JON'S CELL: 414-807-1044

We've Taken Tough Cases


4 FAQs about online harassment

Nearly four out of every 10 online users say they experience some form of online harassment, according to the Pew Research Center, and people in the 18-29 age range are most likely to be involved. With the issue becoming so common, many questions have arisen about online harassment, stalking and bullying.

Is online harassment illegal?

Yes, online harassment is illegal. Last year, Wisconsin Governor Scott Walker signed a bill that grants judges the ability to issue a restraining order due to online harassment. The new law even applies to out-of-state offenders who target Wisconsin residents. Online harassment can be broken down into six types:

  • Name calling
  • Purposely embarrassing someone
  • Stalking
  • Physical threats
  • Sexual harassment
  • Harassment over a sustained period of time

Many people question all of the gray areas associated with this topic. Where are the lines drawn? The line between legal and illegal depends on the type of information shared or posted. Any public record (e.g. your full name, unsealed court records) can be shared legally. However, information that is not public record (i.e.. medical records, sealed court records, financial statements) may not legally be shared without permission.

Are there federal laws against online harassment?

Yes, there are federal laws in place to protect against online harassment and criminalize cyberstalking. These statutes include the Interstate Communications Act, the Telephone Harassment Act, the Interstate Stalking and Prevention Act, and a law that is focused solely on protecting children from solicitation for sexual activities.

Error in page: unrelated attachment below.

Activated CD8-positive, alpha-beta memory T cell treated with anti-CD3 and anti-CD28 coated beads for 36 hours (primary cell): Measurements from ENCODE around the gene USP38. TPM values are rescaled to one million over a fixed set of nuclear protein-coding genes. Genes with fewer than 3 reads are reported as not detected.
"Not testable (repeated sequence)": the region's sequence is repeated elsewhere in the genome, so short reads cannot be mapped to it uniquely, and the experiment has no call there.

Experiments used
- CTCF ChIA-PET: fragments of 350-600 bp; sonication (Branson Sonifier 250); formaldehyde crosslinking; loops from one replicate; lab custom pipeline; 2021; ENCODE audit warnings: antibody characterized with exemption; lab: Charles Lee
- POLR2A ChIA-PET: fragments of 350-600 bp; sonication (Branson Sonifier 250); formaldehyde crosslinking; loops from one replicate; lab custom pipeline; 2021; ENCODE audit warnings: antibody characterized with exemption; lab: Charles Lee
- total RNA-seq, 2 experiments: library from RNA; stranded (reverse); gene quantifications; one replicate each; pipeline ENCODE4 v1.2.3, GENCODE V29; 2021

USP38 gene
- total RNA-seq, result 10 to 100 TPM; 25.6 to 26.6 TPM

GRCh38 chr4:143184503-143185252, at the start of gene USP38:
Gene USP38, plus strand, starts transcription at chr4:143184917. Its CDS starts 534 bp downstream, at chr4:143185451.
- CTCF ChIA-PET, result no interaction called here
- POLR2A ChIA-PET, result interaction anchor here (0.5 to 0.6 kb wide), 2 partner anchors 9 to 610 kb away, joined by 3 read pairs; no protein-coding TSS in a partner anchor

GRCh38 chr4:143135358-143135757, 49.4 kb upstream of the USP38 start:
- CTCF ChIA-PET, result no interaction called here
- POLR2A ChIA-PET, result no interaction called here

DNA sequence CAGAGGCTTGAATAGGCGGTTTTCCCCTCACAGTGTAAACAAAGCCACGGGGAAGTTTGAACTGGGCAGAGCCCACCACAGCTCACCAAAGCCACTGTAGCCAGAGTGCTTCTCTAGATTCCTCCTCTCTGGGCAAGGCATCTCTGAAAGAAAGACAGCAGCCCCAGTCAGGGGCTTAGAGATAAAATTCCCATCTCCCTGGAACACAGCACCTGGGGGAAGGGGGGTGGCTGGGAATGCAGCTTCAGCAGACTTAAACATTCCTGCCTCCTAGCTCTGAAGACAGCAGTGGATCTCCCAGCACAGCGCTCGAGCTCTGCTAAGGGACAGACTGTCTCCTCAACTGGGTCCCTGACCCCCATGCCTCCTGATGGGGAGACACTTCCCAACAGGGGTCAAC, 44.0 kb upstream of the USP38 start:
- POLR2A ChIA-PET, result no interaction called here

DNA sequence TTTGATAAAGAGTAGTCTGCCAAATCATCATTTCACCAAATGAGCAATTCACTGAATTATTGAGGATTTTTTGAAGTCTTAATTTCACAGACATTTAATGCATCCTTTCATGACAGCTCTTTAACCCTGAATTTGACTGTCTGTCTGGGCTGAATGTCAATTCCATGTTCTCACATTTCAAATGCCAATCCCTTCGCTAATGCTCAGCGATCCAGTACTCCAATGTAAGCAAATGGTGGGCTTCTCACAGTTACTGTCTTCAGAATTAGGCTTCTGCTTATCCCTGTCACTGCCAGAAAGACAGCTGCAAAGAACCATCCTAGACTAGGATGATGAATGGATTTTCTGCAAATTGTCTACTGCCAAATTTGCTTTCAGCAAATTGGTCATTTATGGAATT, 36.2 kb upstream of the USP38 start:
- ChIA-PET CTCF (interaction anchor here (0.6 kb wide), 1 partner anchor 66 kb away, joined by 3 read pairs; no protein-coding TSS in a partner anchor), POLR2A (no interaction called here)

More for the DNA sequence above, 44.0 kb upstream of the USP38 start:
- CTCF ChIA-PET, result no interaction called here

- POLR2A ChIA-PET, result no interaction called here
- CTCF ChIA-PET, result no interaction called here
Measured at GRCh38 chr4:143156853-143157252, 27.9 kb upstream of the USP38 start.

What is the difference between cyberstalking and cyberharassment?

The terminology for describing online harassment has expanded in recent years – cyberstalking and cyberharassment are both used frequently. Cyberstalking refers to the act of gathering information about a person and closely monitoring him/her through websites, messaging services and texting. Cyberstalking typically precedes a physical crime. For example, a thief might stalk a victim and gain knowledge of vacation dates; when the victim is out of town, the thief then knows it’s safe to vandalize the home.

On the other hand, cyberharassment refers to the offender shaming or embarrassing the victim. An embittered friend posting a drunken photo of the victim on the victim’s work website would be considered cyberharassment. While traumatizing, cyberharassment usually does not precede a physical crime like cyberstalking does.

What if I’m accused of online harassment?

If someone accuses you of harassing, bullying or stalking them online, the first step you should take is to remove any and all harmful content, pictures, comments, etc. Once the content in question is removed, you should apologize to the other person and inform them that the content has been removed. However, do not engage the person if they accuse you of harassing or stalking them.

Despite your best intentions to make amends, sometimes issues are not resolved easily. Legal troubles can result, especially if you are accused of cyberstalking. An attorney experienced in online harassment cases can help you navigate through the legal proceedings.

RSS Feed

FindLaw Network